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قراءة كتاب Honey-Bee 1911

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‏اللغة: English

Honey-Bee 1911

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دار النشر: Project Gutenberg
الصفحة رقم: 5

unable to respect all men, she pitied those who were unfortunate enough to be wicked. She helped the suffering in every possible way, visited the sick, comforted the widows, and took the poor orphans under her protection.

She educated her daughter Honey-Bee with a charming wisdom. Having brought the child up only to do good, she never denied her any pleasure.

This good woman kept the promise she had made to the poor Countess of Blanchelande. She was like a mother to George, and she made no difference between him and Honey-Bee. They grew up together, and George approved of Honey-Bee, though he thought her rather small. Once, when they were very little, he went up to her and asked:

"Will you play with me?"

"I should like to," said Honey-Bee.

"We will make mud pies," said George, which they proceeded to do. But as Honey-Bee made hers very badly, George struck her fingers with his spade. Whereupon Honey-Bee set up a most awful roar and the squire, Francoeur, who was strolling about in the garden, said to his young master:

"It is not worthy of a Count of Blanchelande to strike young ladies, your lordship."

Whereupon George was seized with an ardent desire to hit Francoeur also with his spade. But as this presented insurmountable difficulties, he resigned himself to do what was easier, and that was to stand with his nose against the trunk of a big tree and weep torrents.

In the meantime Honey-Bee took care to encourage her own tears by digging her fists into her eyes; and in her despair she rubbed her nose against the trunk of a neighbouring tree. When night came and softly covered the earth, Honey-Bee and George were still weeping, each in front of a tree. The Duchess of Clarides was obliged to come and take her daughter by one hand and George by the other, and lead them back to the castle. Their eyes were red and their noses were red and their cheeks shone. They sighed and sobbed enough to break one's heart. But they ate a good supper, after which they were both put to bed. But as soon as the candle was blown out they re-appeared like two little ghosts in two little night-gowns, and they hugged each other and laughed at the top of their voices.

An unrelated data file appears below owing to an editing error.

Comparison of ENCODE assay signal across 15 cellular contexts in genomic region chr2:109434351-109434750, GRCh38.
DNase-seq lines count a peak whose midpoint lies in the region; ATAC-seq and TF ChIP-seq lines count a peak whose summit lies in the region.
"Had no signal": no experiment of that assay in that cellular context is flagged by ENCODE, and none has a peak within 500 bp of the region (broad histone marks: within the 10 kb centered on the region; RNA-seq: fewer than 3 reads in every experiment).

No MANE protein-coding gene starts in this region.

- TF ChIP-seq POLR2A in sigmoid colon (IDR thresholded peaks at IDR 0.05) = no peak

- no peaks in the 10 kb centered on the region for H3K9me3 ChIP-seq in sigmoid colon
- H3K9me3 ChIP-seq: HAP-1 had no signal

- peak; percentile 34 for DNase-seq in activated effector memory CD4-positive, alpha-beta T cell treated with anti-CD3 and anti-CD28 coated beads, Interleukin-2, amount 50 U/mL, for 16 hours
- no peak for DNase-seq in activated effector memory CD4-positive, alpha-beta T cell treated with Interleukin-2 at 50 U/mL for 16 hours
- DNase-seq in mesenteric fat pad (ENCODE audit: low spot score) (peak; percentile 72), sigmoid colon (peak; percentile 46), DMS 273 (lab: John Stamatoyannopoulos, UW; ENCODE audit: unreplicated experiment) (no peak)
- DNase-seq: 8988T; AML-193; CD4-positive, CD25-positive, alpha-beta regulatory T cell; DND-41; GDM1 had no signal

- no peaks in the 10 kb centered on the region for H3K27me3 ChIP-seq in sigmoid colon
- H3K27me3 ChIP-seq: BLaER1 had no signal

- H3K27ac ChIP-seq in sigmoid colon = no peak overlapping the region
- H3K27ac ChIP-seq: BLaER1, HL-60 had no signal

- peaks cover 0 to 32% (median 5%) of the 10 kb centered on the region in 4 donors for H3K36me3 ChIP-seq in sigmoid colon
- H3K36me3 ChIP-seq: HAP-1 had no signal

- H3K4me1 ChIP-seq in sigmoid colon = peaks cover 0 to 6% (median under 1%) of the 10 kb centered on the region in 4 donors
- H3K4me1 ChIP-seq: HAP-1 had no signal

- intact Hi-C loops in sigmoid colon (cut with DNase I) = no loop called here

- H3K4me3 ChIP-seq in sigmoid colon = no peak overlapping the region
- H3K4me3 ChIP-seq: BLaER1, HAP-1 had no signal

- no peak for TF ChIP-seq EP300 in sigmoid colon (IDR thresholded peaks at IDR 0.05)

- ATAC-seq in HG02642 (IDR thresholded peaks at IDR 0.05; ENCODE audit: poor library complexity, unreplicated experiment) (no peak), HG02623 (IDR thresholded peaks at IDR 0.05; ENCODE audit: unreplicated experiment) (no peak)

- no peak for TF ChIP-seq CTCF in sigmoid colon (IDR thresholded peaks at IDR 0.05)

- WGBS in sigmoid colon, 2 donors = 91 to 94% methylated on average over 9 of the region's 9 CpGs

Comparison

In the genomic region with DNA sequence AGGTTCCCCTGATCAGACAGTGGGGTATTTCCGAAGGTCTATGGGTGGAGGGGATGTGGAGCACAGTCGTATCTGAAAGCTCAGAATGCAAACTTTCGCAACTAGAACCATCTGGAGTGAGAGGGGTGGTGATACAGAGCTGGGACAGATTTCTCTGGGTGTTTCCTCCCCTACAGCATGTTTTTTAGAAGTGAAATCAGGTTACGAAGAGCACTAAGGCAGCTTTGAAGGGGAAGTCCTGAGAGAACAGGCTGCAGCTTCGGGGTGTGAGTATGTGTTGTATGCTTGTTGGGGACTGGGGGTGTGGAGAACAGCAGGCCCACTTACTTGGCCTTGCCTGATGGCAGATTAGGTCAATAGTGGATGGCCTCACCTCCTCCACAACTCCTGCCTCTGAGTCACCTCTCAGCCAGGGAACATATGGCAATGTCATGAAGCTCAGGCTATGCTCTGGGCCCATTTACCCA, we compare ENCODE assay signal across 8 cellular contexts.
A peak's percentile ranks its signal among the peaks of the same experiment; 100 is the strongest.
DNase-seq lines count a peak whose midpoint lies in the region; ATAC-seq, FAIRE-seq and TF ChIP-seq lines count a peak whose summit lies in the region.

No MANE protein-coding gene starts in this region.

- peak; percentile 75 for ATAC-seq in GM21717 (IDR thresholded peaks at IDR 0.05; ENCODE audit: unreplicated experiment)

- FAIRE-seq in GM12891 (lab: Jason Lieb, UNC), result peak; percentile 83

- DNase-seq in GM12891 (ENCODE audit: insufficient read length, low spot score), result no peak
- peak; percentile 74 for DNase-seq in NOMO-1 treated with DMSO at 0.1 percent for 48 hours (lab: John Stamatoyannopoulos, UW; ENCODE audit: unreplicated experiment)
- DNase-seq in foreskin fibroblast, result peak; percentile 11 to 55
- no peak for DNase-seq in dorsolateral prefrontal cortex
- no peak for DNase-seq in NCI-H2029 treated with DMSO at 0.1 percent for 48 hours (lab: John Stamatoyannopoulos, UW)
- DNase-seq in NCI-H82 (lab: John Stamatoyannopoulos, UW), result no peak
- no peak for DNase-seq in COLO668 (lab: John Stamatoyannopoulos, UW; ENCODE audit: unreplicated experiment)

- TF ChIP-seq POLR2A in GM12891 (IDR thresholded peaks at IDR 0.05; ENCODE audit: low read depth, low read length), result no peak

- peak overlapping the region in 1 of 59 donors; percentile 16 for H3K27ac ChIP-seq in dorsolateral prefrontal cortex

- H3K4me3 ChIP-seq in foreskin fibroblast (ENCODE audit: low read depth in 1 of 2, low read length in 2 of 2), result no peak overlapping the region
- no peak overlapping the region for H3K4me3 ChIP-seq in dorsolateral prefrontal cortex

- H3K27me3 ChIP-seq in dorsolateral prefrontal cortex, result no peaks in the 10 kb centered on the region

And thus began the love of Honey-Bee of Clarides and George of Blanchelande.

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     Which treats of Education in general, and George of Blanche
     lande's in particular

So George grew up in the Castle side by side with Honey-Bee, whom he affectionately called his sister though he knew she was not.

He had masters in fencing, riding, swimming, gymnastics, dancing, hunting, falconry, tennis, and, indeed, in all the arts. He even had a writing-master. This was an old cleric, humble of manner but very proud within, who taught him all manner of penmanship, and the more beautiful this was the less decipherable it became. Very little pleasure or profit did George get out of the old cleric's lessons, as little as out of those of an old monk who taught him grammar in barbarous terms. George could not understand the sense of learning a language which one knows as a matter of course and which is called one's mother tongue.

He only enjoyed himself with Francoeur the squire, who, having knocked about the world, understood the ways of men and beasts, could describe all sorts of countries and compose songs which he could not write. Francoeur was the only one of his masters who taught George anything, for he was the only one who really loved him, and the only good lessons are those which are given with love. The two old goggle-eyes, the writing-master and the grammar-master, who hated each other with all their hearts,